Marguerite LEVIS

1889-1944 | Naissance: | Arrestation: | Résidence: , ,

Marguerite LEVIS (née Schwob)

Opposite: Photography of Marguerite Schwob, CHD file


Marguerite Schwob was Louis Levis’s wife. She was born in Mulhouse, Alsace, on September 14th, 1889. Her name was not Marguerite on her birth certificate but Margaretha because Mulhouse (Mülhausen in German) had been part of Germany since 1870.


Mulhouse had the largest Jewish community in Haut-Rhin. A synagogue was built in 1848. After 1870, many Jewish left Alsace for France because they were very attached to their French citizenship.

Marguerite’s father, Charles Schwob, who also worked in the textile industry, decided to stay in Mulhouse, probably for financial reasons. And after all , it was not so difficult to cross the border and to go France. There was a close relationship between the Jewish community of Belfort and the one from Mulhouse.

Marguerite had a little sister who was called Sarah Lucie Schwob. Her nickname was Sorel. She was also born in Mulhouse,on March 17th 1893.

The two sisters had a very close relationship.


Marguerite got married to Louis Levis in 1912 in Mulhouse. She was 23 and her husband Louis LEVIS 36. Looking at her picture, we can see that she was probably a brown-haired girl and she looked very sweet. They lived at 3 rue or avenue de la Gare (then Avenue Wilson).

They lived at 3 rue or avenue de la Gare (then Avenue Wilson).

The couple had a son, Jean. Jean Levis was born on August 23rd 1913 at 3.00 am. They lived at 3 rue or avenue de la Gare (then Avenue Wilson).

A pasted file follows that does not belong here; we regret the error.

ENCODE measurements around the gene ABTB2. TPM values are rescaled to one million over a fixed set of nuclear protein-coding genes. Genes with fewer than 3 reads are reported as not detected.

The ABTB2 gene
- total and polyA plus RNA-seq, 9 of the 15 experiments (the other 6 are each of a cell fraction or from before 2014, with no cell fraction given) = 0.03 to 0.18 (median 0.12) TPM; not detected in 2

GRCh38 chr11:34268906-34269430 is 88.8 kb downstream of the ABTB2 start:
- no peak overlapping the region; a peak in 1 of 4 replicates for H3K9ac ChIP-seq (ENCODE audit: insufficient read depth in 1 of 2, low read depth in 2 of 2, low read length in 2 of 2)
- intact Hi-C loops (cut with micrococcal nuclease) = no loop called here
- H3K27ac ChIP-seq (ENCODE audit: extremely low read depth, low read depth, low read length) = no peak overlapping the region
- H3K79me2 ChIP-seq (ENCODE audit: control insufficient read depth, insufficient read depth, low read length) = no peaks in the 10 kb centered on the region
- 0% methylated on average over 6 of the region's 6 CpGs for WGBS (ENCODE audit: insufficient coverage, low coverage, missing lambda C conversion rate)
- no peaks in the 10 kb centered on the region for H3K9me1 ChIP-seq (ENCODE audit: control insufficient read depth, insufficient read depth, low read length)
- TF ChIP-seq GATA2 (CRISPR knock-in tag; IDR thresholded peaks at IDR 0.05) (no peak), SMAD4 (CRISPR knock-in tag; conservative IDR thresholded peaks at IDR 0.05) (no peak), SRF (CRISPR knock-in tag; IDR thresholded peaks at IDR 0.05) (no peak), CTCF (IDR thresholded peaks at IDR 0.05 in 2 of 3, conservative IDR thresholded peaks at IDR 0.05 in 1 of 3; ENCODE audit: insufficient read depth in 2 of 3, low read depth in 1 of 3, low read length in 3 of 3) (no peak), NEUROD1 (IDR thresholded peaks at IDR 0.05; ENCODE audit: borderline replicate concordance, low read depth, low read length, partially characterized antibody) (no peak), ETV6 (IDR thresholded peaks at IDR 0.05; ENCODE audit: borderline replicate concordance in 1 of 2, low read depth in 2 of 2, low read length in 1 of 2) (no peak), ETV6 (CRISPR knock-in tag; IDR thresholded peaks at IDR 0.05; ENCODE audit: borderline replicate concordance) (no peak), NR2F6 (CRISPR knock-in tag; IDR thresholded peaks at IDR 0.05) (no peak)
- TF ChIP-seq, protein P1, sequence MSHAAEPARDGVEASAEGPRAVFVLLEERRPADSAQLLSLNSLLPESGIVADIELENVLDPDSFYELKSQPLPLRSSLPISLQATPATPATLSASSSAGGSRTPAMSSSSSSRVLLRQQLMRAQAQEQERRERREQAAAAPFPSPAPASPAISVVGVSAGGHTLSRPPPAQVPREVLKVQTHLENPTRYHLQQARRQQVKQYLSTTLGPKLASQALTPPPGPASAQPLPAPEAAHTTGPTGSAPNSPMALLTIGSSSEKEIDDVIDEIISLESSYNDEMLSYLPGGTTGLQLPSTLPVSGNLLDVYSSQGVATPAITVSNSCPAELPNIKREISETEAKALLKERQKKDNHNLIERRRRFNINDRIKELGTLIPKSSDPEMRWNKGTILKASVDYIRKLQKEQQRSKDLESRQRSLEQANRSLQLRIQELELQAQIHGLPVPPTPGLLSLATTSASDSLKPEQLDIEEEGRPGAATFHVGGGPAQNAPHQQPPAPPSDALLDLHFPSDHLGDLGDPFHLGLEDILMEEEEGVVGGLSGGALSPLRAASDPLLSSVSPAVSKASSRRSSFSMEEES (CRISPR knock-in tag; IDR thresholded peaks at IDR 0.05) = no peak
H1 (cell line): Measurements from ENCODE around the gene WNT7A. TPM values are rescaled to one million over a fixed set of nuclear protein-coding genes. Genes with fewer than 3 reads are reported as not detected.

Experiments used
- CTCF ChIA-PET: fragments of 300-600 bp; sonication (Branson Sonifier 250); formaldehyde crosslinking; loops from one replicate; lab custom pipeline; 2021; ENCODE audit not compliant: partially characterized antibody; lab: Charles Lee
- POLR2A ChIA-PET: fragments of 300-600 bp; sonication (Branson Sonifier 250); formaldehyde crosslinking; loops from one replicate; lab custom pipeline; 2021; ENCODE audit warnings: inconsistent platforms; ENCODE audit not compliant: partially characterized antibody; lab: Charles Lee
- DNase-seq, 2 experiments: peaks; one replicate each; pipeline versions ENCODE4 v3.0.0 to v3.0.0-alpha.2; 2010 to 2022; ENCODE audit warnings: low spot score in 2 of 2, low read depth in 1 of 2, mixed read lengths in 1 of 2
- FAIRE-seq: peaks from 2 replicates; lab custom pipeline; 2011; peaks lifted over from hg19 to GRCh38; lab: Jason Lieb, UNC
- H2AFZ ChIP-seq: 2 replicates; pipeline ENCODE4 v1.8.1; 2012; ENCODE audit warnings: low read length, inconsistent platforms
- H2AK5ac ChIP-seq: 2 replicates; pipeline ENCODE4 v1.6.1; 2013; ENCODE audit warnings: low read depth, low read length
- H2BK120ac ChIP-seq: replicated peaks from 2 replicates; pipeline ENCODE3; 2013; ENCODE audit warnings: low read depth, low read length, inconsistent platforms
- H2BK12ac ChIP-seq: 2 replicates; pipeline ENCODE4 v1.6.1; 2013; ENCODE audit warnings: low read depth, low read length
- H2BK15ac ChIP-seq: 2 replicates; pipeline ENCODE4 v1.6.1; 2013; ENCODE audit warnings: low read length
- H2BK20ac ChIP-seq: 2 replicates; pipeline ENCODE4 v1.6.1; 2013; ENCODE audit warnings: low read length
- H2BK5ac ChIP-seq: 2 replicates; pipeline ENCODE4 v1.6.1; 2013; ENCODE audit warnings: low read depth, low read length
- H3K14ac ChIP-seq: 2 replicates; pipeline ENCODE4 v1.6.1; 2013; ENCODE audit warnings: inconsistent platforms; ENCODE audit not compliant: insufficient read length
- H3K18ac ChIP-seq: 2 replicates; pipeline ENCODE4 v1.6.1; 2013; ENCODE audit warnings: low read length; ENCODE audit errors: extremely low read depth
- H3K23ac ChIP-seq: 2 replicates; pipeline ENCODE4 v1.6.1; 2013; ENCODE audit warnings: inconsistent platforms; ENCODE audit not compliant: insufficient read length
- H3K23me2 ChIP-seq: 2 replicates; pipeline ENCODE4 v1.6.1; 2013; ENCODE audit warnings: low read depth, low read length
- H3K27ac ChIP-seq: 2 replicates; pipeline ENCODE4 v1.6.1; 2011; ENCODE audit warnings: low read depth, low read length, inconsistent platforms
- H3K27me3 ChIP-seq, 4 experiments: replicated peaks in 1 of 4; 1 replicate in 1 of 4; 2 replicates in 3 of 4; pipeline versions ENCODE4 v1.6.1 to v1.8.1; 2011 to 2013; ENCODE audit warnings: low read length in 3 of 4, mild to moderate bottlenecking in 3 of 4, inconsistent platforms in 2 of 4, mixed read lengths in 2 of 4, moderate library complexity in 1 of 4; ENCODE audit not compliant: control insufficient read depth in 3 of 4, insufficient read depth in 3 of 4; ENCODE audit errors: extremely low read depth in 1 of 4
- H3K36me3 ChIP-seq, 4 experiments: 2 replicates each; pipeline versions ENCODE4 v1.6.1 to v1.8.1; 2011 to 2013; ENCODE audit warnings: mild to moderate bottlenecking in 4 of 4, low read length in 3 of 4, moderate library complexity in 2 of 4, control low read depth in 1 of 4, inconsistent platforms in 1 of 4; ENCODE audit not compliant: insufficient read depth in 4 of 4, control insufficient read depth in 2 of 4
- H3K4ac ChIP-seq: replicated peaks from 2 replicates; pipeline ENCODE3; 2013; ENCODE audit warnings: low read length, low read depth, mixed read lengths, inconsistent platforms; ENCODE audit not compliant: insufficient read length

Marguerite’s father died before her marriage in 1912. Her mother, Cecile Schwab in 1921 .

Marguerite’s family was not as wealthy as the Levis family but Marguerite had a nice dowry. When her mother died in 1921, she inherited a large piece of land.

Her sister got married to Philippe Michel but they did not have any children. Consequently, they spent much time with their nephew.

Marguerite had only one son. Why ? Was it of her own choice or did she have a health issue ? We do not know but she could rely on her sister and brother in law to raise Jean.

In Belfort, Marguerite was probably a housewife, even if she had servants. She looked after Jean. Jean was not a healthy boy, so we assume that Marguerite was an overprotective mother.

Louis, her husband, was a wise business man and life seemed quiet until 1935.


Jean joined an artillery regiment on October 22nd 1935 (the 403 ème régiment d’artillerie) in Toul.

His military service ended on October 24th 1936. He went back to the Army from September 29th 1938 to October 8th 1938 and then a short time in 1939.

Marguerite was probably very worried about her son but her family did everything to reassure her.

Unfortunately, in 1940, Jean was mobilised and had to leave for his regiment. Imagine Marguerite’s anguish !

He was mobilised on January 23rd 1940 but he was assigned to the army auxiliary service because he was not in good health. His eyesight was poor and he weighed only 53 kilos.

As for Louis and Marguerite, we believe that they left Belfort from June 1940.

It is true that in 1940, people were not as quickly informed as today. The existence of persecutions in Germany was known but the Jews felt protected by their French nationality.

They made the right decision by going to the Free Zone.

Firstly they had planned to go to Montpellier but finally settled in Lyon, with Marguerite’s sister and her husband. They lived near  the great synagogue on Tilsit Quay. And their main address was 26 rue d’Aubercour in Lyon.

Lyon was also a major centre of the textile industry so they would be able to work and have a steady life.

Louis had also planned to leave with money. This would make it easier to rebuild everything.

But Marguerite could not stop thinking about her only son. Where was Jean ? What happened to him ? Was he still alive ? Fortunately, she had her dear sister at her side, to talk to and overcome her anxiety.